Sunday, June 12, 2011

Silk ties: using Setasilk instead of Dye-na-flow

Back in May, I made an attempt to hand paint a silk tie from Dharma Trading Company. I used their Dye-na-flow silk paints, and was only somewhat pleased with the result.

I was going for the dramatic organic shapes that I had been getting on my silk scarves, but this type of silk paint didn't seem to react as well to the salt technique. So, the next time I ordered scarf blanks I decided to try out a different type of silk paint. It came in, and today I've been giving it a try.

Here is the Setasilk that I decided to try, as well as the tie blank, the silk salt, and my sumi brush and watercolor tray.
For this try, I first spritzed down the back of the tie with water, so the colors would run together. Then I painted the back of the tie.
When I flipped the tie over to do the front, some of the dye from the back had run around the edges.
I spritzed the front with water, and painted it. Since the Dye-na-flow gave disappointing results with the silk salt, I really salted this one down. I also noticed that there were some lines where the dye from the back had come around front, so I added more salt to those parts to try to blend them in.

Boy, does this dye react with the salt!! Much more so than I expected. Kind of a cool effect, but a little over the top.
Also, those lines at the edge of the tie never blended in. Hmmm...
So, I tried it again. This time I spritzed the front of the tie with water before doing the back, so the paint wouldn't hit a dry edge as it came around. I also used much less salt.
The results were much, much better. I ironed the tie to heat set the paint by sandwiching the tie between a pressing cloth. Each section was ironed for 3 minutes.
Ah ha! That was the result I was going for!! Vivid colors, blending together, with the salt pulling the paint into interesting, organic shapes. I'd call this a success...but...
...there is still a problem. Even after ironing the heck out if it, the tie won't lie down flat. The edges have gone wavy. I'm suspecting that the issue is that interfacing didn't like getting soaked in the painting process.

So, attempt #4 is going to involve deconstructing the tie before the painting process, and then sewing it back together again afterward.

I'll get this yet! Has anyone else experimented with painting silk ties with the salt technique? Any pointers? Am I on the right track?

EDIT: Taking it apart, dying, ironing, and re-sewing seems to work. I'll make another blog post on that once I see how this tie fares at the dry cleaners.

EDIT 2: Dry cleaning the ties seems to solve the wavy issues I was having, without having to deconstruct the tie. Success!


  1. Wow, the end result is pretty fantastic! I hope you have success with the next one!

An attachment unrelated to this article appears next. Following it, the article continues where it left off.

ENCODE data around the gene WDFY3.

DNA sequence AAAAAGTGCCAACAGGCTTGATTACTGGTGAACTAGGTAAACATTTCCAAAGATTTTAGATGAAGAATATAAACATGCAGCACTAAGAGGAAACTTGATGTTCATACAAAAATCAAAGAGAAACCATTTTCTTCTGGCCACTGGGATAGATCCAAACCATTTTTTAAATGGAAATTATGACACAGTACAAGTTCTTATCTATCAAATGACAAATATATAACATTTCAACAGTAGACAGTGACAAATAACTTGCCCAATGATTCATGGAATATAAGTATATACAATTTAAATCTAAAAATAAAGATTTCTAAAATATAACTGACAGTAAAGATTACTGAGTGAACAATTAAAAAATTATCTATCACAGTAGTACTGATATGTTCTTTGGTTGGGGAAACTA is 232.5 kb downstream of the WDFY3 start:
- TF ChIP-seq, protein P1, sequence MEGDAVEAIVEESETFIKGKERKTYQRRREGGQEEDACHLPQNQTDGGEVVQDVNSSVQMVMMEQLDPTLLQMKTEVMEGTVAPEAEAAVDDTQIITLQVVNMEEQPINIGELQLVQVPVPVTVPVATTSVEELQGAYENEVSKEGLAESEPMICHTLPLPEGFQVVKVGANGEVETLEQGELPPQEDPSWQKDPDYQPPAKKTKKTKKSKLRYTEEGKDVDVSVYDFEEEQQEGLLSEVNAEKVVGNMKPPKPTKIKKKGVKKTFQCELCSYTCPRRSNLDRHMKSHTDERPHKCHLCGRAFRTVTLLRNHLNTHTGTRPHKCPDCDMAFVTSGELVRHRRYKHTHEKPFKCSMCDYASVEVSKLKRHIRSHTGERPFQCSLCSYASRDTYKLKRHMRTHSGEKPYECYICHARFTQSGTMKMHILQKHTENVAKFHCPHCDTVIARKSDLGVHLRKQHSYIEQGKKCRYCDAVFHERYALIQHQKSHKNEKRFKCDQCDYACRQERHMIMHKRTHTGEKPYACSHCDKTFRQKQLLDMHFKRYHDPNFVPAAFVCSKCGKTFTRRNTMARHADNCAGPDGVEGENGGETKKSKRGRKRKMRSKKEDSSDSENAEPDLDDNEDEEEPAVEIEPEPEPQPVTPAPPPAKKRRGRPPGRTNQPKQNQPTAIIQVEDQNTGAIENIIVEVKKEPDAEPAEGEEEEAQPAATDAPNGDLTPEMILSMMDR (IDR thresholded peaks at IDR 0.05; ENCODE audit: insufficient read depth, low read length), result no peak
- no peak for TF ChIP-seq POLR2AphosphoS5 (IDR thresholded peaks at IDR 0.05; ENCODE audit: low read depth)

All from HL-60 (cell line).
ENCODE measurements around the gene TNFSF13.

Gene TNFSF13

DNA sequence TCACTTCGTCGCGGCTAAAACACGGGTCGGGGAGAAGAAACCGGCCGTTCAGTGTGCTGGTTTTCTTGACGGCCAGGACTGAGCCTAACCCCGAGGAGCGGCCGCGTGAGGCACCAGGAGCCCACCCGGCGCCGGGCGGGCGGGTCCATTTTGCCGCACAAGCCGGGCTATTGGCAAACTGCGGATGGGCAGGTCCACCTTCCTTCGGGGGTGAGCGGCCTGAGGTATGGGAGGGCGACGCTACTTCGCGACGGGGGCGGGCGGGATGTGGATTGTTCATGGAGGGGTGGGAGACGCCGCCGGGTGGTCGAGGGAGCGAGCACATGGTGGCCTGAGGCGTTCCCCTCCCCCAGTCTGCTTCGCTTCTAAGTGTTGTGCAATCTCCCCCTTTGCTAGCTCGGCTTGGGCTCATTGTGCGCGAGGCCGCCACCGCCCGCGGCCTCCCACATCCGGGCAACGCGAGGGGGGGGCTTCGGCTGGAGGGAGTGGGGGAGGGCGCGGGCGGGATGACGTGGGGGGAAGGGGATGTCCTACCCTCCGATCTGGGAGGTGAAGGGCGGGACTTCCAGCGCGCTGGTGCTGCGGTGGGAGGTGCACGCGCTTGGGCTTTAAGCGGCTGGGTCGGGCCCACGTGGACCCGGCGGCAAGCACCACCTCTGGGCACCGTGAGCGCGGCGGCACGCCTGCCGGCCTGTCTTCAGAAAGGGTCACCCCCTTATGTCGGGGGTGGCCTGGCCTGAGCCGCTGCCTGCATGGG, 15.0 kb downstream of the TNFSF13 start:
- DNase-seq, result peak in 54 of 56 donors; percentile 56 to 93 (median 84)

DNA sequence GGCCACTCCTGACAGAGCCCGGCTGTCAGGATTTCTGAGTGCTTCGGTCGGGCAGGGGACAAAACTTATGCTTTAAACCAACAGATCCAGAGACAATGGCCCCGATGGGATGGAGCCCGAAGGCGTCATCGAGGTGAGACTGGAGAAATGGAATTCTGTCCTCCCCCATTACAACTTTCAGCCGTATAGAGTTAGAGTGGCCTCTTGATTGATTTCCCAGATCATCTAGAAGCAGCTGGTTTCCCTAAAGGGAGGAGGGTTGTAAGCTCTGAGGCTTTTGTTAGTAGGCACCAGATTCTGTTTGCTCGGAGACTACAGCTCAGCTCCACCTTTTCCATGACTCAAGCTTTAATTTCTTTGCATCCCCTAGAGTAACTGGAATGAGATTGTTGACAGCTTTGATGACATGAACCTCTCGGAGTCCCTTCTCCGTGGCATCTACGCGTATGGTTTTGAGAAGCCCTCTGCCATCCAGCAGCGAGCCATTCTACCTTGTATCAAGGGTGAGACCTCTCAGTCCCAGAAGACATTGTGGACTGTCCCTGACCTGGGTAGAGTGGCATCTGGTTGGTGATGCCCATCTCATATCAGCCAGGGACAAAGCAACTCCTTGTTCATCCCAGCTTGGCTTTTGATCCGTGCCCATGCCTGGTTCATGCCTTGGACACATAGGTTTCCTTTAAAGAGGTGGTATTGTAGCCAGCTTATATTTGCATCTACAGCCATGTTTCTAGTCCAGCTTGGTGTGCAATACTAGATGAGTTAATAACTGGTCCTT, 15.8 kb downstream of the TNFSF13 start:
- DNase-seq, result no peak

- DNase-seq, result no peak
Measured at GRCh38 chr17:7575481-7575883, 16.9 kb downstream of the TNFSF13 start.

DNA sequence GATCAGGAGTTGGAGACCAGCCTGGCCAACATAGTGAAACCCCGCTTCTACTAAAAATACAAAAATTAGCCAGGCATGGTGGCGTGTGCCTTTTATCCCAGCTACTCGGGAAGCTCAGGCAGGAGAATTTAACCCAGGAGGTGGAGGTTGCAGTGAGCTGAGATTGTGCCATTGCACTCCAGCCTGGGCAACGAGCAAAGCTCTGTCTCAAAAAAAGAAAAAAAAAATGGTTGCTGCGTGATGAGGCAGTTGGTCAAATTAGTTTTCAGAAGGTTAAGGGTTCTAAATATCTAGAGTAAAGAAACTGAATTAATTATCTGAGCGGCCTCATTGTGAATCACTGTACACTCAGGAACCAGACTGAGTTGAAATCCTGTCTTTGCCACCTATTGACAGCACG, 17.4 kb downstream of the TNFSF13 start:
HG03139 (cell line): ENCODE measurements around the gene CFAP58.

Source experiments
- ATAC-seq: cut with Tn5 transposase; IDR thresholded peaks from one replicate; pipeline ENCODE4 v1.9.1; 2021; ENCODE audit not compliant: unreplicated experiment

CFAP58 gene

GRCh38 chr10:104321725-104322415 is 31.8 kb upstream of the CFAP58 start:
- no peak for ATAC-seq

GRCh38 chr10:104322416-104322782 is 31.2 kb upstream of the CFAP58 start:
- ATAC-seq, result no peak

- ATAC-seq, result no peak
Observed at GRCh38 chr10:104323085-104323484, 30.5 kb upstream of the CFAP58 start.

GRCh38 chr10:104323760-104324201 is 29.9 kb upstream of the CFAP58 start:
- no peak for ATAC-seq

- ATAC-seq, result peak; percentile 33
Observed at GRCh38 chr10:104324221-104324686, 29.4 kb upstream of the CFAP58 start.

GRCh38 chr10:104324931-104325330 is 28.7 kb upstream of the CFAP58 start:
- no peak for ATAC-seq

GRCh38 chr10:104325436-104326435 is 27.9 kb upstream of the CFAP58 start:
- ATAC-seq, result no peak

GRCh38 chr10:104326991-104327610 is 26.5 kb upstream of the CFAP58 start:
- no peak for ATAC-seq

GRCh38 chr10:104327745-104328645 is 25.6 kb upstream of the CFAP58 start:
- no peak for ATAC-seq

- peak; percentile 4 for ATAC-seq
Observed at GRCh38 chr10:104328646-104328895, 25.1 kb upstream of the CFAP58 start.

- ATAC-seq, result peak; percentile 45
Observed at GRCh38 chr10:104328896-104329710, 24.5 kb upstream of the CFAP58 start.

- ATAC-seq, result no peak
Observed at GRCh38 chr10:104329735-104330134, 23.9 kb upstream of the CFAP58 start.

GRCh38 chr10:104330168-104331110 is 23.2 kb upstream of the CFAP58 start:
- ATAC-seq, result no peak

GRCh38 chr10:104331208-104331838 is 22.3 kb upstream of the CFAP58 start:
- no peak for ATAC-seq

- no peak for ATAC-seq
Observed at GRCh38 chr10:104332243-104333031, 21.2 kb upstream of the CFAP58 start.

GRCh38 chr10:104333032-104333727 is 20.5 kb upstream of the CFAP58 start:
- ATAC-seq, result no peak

2. The last one looked great---you're almost there!
    The interfacing could be the culprit. Good luck.

    LeAnn aka pasqueflower

  3. The last one is fantastic! I love the vivid colors and design. Just keep working on it, and you're right... You'll get it!

  4. Thanks for the encouragement! I thought of another possibility to try before taking the step of deconstructing the tie. If I can find something long enough to pin into, maybe I can block the tie as it is drying. I'd really rather avoid hand sewing if I can manage it.

  5. Beautiful! I love those bright and vivid colors!

  6. Beautiful Melissa, I love the bold and vivid colors you have utilized here.


  7. this is beautiful - I love the salt effects. I haven't been happy with the less-than-dramatic results with Jacquard green label dye. Never thought you could use salt with fabric paint.

  8. Gorgeous design and colors Melissa! Thanks for the tips - I just got my first shipment of tie blanks and wasn't sure where to start... this helps! :)

  9. Have fun with it! I'd love to see the results. :)

  10. Thanks - this comparison was just what I was wanting for a current project. I have both types of silk paint and have yet to investigate the differences between them properly - likely to be a rather boring task and I'd much rather get on with my main idea... Google found you for me effortlessly. I think I may be back!

    1. Thanks for stopping by! I'm glad to know that chronicling my experiments helped out. If it helps, the folks in my medieval recreation group use the Dye-na-flow for painting heraldic silk banners. It works well with gutta, and gives a nice bright, flat color. (Though, you may need two coats of paint with some colors to get the even tone.)

  11. I deconstructed mine, did the same process, ironed it to set the dye, washed it to get rid of any residue (especially salt. Ironed it to put it back together and found that it was now considerable longer than the felt(?) piece inside. I had to cut the top off and then restitch the corner at the top. It took a VERY long time to restitch. I like the idea of leaving it together though. I will try that next.